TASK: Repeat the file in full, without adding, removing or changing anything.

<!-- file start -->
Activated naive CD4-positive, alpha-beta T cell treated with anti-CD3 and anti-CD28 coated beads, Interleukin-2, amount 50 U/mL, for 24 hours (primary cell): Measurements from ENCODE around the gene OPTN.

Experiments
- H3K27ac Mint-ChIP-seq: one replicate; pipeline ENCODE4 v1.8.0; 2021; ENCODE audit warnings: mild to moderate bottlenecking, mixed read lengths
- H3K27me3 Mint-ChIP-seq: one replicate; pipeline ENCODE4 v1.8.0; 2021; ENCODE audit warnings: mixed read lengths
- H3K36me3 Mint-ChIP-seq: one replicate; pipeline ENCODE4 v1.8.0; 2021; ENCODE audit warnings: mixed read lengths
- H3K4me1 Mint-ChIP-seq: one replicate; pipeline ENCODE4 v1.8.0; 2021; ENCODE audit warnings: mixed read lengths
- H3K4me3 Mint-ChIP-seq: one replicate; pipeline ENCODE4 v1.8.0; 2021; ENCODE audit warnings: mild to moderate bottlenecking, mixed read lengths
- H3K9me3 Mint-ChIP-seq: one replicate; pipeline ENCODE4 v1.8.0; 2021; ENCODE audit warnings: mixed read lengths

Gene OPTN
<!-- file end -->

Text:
Activated naive CD4-positive, alpha-beta T cell treated with anti-CD3 and anti-CD28 coated beads, Interleukin-2, amount 50 U/mL, for 24 hours (primary cell): Measurements from ENCODE around the gene OPTN.

Experiments
- H3K27ac Mint-ChIP-seq: one replicate; pipeline ENCODE4 v1.8.0; 2021; ENCODE audit warnings: mild to moderate bottlenecking, mixed read lengths
- H3K27me3 Mint-ChIP-seq: one replicate; pipeline ENCODE4 v1.8.0; 2021; ENCODE audit warnings: mixed read lengths
- H3K36me3 Mint-ChIP-seq: one replicate; pipeline ENCODE4 v1.8.0; 2021; ENCODE audit warnings: mixed read lengths
- H3K4me1 Mint-ChIP-seq: one replicate; pipeline ENCODE4 v1.8.0; 2021; ENCODE audit warnings: mixed read lengths
- H3K4me3 Mint-ChIP-seq: one replicate; pipeline ENCODE4 v1.8.0; 2021; ENCODE audit warnings: mild to moderate bottlenecking, mixed read lengths
- H3K9me3 Mint-ChIP-seq: one replicate; pipeline ENCODE4 v1.8.0; 2021; ENCODE audit warnings: mixed read lengths

Gene OPTN